The Walker and Minneapolis Sculpture campus renovation will be completed with the reopening of the Garden on June 3, 2017, created an integrated 19-acre campus. Numerous changes—the addition of 18 new artworks and more than 300 new trees, eco-friendly landscape features, and a water reuse system—will improve the Garden’s aesthetics, accessibility, and long-term stability. As spring haltingly arrives in Minneapolis, installation of returning works, as well as those newly commissioned or acquired, continues apace. While we look forward to welcoming more than 30 artworks back to the Garden, there will be some familiar faces missing.
Nearly all the previous Minneapolis Sculpture Garden artworks were placed in storage during construction. Leveraging innovative partnerships across Minneapolis with the Gold Medal Park Conservancy Fund, the Minneapolis Institute of Art (Mia), and the Weisman Art Museum, the Walker relocated several of the most beloved sculptures through long-term loans, allowing the works to remain accessible to the public. The loans are renewable each year and partnering organizations have agreed to the arrangement for up to five years, after which time the loans will be reevaluated.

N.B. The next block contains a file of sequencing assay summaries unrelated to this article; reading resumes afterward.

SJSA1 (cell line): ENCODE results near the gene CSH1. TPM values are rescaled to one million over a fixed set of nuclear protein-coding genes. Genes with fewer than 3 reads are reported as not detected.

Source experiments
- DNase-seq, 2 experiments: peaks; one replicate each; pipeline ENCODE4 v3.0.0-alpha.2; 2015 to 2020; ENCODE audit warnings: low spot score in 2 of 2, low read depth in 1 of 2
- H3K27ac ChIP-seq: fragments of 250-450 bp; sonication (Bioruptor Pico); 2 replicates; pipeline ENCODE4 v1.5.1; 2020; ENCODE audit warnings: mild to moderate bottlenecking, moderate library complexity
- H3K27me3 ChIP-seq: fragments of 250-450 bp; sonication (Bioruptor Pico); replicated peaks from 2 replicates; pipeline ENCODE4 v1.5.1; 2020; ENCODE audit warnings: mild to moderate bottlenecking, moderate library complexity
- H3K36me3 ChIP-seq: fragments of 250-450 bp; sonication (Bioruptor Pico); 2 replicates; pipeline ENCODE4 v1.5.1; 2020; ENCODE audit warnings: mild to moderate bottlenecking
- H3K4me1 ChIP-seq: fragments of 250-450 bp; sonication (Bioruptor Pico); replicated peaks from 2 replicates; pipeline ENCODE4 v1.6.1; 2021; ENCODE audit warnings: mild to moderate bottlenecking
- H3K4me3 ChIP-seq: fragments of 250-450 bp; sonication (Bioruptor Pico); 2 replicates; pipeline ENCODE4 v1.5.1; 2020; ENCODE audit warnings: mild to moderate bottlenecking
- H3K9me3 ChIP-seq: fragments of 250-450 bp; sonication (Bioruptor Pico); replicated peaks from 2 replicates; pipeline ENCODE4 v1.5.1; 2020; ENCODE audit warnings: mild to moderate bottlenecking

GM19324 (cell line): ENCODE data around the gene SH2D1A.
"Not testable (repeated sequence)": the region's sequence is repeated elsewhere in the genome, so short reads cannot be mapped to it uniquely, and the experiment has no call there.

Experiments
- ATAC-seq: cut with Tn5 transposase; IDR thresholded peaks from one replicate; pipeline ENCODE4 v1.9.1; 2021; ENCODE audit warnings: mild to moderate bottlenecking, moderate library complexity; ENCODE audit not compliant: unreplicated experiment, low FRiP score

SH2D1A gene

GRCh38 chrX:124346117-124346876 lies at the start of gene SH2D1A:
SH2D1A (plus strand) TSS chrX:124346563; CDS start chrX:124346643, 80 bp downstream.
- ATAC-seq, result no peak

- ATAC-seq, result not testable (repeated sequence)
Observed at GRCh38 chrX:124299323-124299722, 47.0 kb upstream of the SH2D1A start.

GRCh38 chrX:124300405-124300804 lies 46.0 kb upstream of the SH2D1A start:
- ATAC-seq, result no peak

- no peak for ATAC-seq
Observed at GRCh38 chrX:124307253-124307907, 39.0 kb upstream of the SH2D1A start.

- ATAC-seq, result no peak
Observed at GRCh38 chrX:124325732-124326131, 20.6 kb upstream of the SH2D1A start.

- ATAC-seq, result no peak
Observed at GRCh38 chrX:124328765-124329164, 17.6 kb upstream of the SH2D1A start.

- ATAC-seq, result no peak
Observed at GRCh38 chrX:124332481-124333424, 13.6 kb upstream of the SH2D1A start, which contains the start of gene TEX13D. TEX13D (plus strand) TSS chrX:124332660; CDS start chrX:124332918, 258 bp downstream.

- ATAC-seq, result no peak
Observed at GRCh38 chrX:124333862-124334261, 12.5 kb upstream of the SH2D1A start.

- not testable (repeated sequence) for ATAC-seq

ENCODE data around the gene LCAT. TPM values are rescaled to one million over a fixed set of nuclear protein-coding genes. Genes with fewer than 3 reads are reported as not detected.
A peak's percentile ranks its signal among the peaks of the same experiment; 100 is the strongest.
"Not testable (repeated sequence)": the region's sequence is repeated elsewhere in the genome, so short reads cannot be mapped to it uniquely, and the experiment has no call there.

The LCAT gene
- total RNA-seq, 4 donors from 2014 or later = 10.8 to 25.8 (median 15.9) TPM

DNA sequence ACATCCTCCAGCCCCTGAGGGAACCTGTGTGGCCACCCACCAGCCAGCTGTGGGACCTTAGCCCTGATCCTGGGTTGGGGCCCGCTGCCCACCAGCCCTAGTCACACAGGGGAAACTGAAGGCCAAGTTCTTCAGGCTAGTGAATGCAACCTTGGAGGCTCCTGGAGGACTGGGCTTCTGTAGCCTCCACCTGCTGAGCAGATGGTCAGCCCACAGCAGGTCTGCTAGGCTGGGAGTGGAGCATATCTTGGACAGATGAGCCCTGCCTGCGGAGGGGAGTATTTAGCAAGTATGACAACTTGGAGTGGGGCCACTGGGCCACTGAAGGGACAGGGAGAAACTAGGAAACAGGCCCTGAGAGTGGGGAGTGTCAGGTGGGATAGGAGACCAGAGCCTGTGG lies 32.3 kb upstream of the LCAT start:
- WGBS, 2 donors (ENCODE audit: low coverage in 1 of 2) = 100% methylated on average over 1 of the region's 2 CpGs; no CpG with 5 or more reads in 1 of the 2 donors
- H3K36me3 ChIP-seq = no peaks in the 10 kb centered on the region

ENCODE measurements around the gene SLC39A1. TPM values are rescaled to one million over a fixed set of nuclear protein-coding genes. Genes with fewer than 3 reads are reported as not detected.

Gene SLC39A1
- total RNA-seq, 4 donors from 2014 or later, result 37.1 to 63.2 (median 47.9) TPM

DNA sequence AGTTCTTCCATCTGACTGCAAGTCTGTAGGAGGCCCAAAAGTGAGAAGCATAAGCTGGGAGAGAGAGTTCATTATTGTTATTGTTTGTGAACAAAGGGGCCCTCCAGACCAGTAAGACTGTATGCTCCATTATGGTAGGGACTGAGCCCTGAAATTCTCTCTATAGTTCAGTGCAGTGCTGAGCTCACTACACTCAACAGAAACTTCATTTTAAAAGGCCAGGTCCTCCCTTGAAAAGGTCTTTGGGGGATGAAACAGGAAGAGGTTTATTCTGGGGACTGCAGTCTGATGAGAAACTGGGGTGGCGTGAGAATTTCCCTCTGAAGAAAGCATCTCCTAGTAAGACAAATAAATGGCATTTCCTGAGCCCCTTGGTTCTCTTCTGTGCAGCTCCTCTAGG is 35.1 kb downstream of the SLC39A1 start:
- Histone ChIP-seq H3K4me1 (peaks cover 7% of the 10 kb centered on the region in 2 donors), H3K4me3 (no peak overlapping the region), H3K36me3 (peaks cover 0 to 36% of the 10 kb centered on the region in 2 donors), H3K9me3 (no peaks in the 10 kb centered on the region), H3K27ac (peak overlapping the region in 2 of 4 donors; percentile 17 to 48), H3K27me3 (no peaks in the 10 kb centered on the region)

Brower Hatcher’s Prophecy of the Ancients (1988), Mark di Suvero’s Molecule (1977–1983), and Tony Cragg’s Ordovician Pore (1989) were loaned to Gold Medal Park, which sits adjacent to the Guthrie Theater, the Walker’s former neighbor, along the Mississippi Riverfront.Jacques Lipchitz’s Prometheus Strangling the Vulture II (1944/1953) was loaned to the Minneapolis Institute of Art, aligning with the institution’s robust bronze collection. Frank Gehry’s Standing Glass Fish (1986) is on loan to the Weisman Art Museum, housed in the iconic Gehry–designed building on the University of Minnesota’s Twin Cities campus.